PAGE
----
The last time we had a total solar eclipse was seven years ago. Although here in central Minnesota we will not be able to experience the total solar eclipse, we will be able to experience a partial eclipse. NASA says that 99% of people in the United States will be able to see either a partial or total eclipse that's happening on Monday, April 8th, 2024.

I found a website that you can visit, which will tell you exactly when you can expect to see the eclipse happening in our area. You can find it by clicking HERE now. Since the next time anyone in central Minnesota will be able to experience a TOTAL eclipse may be two decades away; this map will show you where you can go to see the most of the upcoming eclipse, depending on what your travel and time budget will allow. Perhaps you want to fly somewhere to see the full eclipse, or maybe you just want to take a drive somewhere to experience more than we will here in central Minnesota.

(Photo: Alex Svejkovsky, WJON)
(Photo: Alex Svejkovsky, WJON)


We also need to talk about the importance of protecting your eyes during the eclipse. THIS IS NO JOKE! If you are going to be looking directly at the sun during a partial or total eclipse, you still need to wear protective glasses, if you don't want to risk losing your eyesight.

The only time you should take your glasses OFF during an eclipse is when the sun is covered completely by the moon. In our case, we will not have a total eclipse, so some people can suffer blindness from looking directly at the sun. Don't do it! The condition is known as Solar Retinopathy, and it's a real thing. Protecting your eyes is important. Please share that information with your children, as they probably won't understand the importance of protecting their eyes.


There are specialized eclipse glasses out there, and something called 'solar viewers' that you can use, which filter light and can be used safely.

I remember when I was in grade school, we made a pinhole projector to cast an image of the eclipse on a piece of paper and viewed it that way. It was very memorable.

Total Solar Eclipse Sweeps Across Indonesia
Getty Images


It's really important that you don't use a telescope, binoculars, or an unfiltered camera to view an eclipse. (That includes your cell phone camera). Even if you are wearing eclipse glasses to look through your device, they are NOT strong enough to protect your eyes from being damaged.

There are many organizations selling eclipse glasses, but there are also many that are fakes. There is a list of reputable companies that sell eclipse glasses on the AAS Website.

The AAS warns:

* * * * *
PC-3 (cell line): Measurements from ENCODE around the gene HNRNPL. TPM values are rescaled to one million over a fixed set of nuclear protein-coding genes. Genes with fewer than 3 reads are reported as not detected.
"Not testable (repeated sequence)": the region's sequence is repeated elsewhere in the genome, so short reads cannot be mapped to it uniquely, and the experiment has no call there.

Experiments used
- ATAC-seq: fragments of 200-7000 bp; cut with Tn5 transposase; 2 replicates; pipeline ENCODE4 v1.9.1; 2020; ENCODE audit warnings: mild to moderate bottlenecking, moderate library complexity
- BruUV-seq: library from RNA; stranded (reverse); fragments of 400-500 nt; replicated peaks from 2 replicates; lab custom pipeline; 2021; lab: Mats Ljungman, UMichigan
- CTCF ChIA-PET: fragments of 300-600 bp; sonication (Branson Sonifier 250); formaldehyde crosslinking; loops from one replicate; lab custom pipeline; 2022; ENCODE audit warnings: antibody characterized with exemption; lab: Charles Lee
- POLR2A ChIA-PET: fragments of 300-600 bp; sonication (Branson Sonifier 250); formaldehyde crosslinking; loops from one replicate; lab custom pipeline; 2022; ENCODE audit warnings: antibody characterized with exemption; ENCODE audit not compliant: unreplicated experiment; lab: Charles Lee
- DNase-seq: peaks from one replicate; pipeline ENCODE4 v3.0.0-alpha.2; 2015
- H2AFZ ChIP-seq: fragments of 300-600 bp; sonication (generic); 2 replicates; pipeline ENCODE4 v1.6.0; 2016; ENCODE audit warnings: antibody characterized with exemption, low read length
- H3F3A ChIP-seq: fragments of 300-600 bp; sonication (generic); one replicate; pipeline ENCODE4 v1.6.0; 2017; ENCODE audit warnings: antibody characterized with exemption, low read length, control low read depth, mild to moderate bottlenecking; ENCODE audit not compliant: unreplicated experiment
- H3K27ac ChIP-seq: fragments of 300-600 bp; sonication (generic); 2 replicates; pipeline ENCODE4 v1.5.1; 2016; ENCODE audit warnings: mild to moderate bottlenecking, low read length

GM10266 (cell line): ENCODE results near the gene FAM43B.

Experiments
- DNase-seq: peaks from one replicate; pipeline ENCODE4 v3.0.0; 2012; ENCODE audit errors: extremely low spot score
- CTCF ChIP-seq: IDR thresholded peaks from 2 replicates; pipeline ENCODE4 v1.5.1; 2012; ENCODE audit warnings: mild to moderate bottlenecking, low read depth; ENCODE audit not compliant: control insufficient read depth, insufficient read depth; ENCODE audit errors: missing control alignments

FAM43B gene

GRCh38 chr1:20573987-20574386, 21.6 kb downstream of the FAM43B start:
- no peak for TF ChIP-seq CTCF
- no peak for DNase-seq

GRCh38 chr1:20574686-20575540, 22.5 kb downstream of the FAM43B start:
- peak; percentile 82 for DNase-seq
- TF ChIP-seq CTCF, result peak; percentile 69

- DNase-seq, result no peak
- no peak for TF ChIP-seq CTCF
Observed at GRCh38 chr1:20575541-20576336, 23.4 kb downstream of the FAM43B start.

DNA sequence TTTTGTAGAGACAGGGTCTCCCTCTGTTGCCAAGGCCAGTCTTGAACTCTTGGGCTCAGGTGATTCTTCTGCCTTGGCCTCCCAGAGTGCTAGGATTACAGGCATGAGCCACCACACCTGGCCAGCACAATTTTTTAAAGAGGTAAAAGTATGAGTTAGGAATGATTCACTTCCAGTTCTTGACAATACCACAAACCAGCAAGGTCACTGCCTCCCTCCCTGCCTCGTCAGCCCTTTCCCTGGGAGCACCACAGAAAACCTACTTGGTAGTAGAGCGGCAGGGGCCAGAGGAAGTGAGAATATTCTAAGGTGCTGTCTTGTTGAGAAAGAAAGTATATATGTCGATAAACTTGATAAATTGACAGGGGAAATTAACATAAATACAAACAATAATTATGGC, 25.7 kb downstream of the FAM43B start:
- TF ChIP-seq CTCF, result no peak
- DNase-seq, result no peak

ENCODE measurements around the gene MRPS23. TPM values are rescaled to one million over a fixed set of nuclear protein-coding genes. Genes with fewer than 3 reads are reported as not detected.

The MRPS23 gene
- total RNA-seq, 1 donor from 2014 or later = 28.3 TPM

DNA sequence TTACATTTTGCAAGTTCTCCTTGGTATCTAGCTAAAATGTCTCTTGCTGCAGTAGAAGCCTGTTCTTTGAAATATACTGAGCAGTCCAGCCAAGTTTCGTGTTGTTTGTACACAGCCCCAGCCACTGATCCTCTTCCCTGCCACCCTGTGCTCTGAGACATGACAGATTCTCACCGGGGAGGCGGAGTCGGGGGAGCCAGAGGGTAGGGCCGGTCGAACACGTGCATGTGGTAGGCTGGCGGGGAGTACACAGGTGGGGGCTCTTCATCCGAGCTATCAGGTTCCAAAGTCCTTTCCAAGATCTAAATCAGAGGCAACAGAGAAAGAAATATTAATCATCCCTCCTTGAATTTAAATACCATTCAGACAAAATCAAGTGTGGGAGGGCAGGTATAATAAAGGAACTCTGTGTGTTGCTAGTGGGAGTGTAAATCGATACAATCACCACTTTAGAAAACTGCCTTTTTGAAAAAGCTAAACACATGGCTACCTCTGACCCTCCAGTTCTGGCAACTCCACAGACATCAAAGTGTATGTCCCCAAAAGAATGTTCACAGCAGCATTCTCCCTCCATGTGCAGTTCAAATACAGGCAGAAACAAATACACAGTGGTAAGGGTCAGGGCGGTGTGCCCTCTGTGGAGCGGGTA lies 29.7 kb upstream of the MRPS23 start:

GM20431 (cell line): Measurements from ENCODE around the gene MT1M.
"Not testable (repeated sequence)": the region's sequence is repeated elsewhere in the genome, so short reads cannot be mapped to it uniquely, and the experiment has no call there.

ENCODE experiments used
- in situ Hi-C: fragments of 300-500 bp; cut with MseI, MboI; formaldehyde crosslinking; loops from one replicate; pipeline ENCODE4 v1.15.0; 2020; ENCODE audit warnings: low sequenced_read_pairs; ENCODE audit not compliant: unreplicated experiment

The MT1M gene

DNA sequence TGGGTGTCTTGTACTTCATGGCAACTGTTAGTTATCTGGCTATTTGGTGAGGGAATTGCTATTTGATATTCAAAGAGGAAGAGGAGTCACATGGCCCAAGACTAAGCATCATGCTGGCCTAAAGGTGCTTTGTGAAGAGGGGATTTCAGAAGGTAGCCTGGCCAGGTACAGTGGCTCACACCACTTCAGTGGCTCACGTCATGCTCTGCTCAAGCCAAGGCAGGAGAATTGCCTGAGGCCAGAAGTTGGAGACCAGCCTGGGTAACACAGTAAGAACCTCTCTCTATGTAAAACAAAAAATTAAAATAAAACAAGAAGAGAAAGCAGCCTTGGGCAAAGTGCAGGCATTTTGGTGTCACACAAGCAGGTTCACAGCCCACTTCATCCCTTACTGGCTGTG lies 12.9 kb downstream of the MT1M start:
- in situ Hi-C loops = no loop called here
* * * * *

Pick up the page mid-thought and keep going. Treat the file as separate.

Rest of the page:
"Since some vendors have falsely advertised that their untested glasses meet the standard, it is suggested that you avoid buying products based solely on price from Amazon, eBay, Temu or other online marketplaces."

The good news is, that some libraries across the United States will be offering FREE Eclipse sunglasses at their locations. I'm waiting to find out where in central Minnesota you will be able to get these glasses, but it sounds like we may have some available through The Great River Regional Library system.

Rare Partial Solar Eclipse Is Viewed Around The UK
Getty Images


Hold your eclipse sunglasses up to a bright lamp or a flashlight. The lit bulb should be invisible when you look through the glasses, and you should not see any glow around it. If you can see anything besides the sun, then they are not good enough! You also need to make sure that if you are using old Eclipse sunglasses, they don't have any scratches or damage. If they do, DO NOT USE THEM. Saving a few dollars is not worth losing your eyesight; is it?

25 costliest hurricanes of all time

Although the full extent of damage caused by Hurricane Ian in the Southwest is still being realized, Ian is already being called one of the costliest storms to ever hit the U.S. Stacker took a look at NOAA data to extrapolate the costliest U.S. hurricanes of all time.  

LOOK: The most expensive weather and climate disasters in recent decades

Stacker ranked the most expensive climate disasters by the billions since 1980 by the total cost of all damages, adjusted for inflation, based on 2021 data from the National Oceanic and Atmospheric Administration (NOAA). The list starts with Hurricane Sally, which caused $7.3 billion in damages in 2020, and ends with a devastating 2005 hurricane that caused $170 billion in damage and killed at least 1,833 people. Keep reading to discover the 50 of the most expensive climate disasters in recent decades in the U.S.

Gallery Credit: KATELYN LEBOFF

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